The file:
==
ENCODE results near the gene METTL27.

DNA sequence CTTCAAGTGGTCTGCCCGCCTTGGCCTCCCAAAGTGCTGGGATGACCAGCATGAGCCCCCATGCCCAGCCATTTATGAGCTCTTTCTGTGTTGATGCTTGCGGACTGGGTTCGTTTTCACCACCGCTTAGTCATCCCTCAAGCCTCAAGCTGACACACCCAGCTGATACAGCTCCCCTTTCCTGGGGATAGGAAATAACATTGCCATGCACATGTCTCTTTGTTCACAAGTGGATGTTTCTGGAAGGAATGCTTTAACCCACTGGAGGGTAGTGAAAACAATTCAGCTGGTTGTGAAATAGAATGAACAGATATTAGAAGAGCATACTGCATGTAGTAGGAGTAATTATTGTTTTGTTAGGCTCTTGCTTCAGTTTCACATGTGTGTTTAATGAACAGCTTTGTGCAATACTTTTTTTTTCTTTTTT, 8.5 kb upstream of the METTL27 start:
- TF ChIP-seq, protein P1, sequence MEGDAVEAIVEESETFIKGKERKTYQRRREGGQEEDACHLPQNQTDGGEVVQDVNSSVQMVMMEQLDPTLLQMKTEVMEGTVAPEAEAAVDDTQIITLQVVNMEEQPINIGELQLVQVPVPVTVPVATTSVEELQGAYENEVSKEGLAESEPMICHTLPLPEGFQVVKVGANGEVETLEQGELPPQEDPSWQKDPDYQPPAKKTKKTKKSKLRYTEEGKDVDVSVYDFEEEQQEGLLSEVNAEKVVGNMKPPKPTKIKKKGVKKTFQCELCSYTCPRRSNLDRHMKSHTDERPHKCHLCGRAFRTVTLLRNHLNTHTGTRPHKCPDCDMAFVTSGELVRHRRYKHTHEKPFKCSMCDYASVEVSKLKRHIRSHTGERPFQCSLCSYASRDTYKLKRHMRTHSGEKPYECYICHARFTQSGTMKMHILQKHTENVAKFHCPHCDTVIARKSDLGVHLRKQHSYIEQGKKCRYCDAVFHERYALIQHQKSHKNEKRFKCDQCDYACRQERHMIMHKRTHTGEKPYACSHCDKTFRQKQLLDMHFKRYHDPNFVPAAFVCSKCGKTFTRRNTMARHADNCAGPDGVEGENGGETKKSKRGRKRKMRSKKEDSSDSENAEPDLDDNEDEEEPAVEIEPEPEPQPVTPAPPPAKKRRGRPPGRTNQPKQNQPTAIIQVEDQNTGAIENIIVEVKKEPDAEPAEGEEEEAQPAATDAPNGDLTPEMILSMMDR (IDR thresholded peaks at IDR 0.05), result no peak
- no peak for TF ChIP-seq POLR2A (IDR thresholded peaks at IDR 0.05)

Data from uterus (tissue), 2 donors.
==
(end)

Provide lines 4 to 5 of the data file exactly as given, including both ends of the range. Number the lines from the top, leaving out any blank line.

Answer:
- no peak for TF ChIP-seq POLR2A (IDR thresholded peaks at IDR 0.05)

Data from uterus (tissue), 2 donors.